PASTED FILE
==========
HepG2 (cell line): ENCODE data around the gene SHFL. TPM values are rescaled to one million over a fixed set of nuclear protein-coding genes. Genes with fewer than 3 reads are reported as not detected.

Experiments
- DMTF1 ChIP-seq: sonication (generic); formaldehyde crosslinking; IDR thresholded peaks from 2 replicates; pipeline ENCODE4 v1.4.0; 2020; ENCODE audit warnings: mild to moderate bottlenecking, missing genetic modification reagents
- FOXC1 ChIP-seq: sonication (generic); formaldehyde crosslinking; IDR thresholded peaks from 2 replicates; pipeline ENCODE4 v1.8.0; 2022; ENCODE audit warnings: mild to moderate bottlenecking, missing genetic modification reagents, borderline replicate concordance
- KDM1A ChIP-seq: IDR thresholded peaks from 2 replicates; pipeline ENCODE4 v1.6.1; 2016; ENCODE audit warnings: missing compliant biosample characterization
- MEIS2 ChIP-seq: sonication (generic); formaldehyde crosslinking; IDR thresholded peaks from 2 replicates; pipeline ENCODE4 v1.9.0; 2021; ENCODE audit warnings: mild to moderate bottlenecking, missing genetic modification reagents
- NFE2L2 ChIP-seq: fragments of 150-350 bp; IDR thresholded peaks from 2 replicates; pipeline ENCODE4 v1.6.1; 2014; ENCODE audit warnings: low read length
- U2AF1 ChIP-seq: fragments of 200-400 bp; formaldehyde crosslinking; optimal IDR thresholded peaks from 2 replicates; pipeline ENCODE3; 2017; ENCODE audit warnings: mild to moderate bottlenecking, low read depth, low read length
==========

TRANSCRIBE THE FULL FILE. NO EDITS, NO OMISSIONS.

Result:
HepG2 (cell line): ENCODE data around the gene SHFL. TPM values are rescaled to one million over a fixed set of nuclear protein-coding genes. Genes with fewer than 3 reads are reported as not detected.

Experiments
- DMTF1 ChIP-seq: sonication (generic); formaldehyde crosslinking; IDR thresholded peaks from 2 replicates; pipeline ENCODE4 v1.4.0; 2020; ENCODE audit warnings: mild to moderate bottlenecking, missing genetic modification reagents
- FOXC1 ChIP-seq: sonication (generic); formaldehyde crosslinking; IDR thresholded peaks from 2 replicates; pipeline ENCODE4 v1.8.0; 2022; ENCODE audit warnings: mild to moderate bottlenecking, missing genetic modification reagents, borderline replicate concordance
- KDM1A ChIP-seq: IDR thresholded peaks from 2 replicates; pipeline ENCODE4 v1.6.1; 2016; ENCODE audit warnings: missing compliant biosample characterization
- MEIS2 ChIP-seq: sonication (generic); formaldehyde crosslinking; IDR thresholded peaks from 2 replicates; pipeline ENCODE4 v1.9.0; 2021; ENCODE audit warnings: mild to moderate bottlenecking, missing genetic modification reagents
- NFE2L2 ChIP-seq: fragments of 150-350 bp; IDR thresholded peaks from 2 replicates; pipeline ENCODE4 v1.6.1; 2014; ENCODE audit warnings: low read length
- U2AF1 ChIP-seq: fragments of 200-400 bp; formaldehyde crosslinking; optimal IDR thresholded peaks from 2 replicates; pipeline ENCODE3; 2017; ENCODE audit warnings: mild to moderate bottlenecking, low read depth, low read length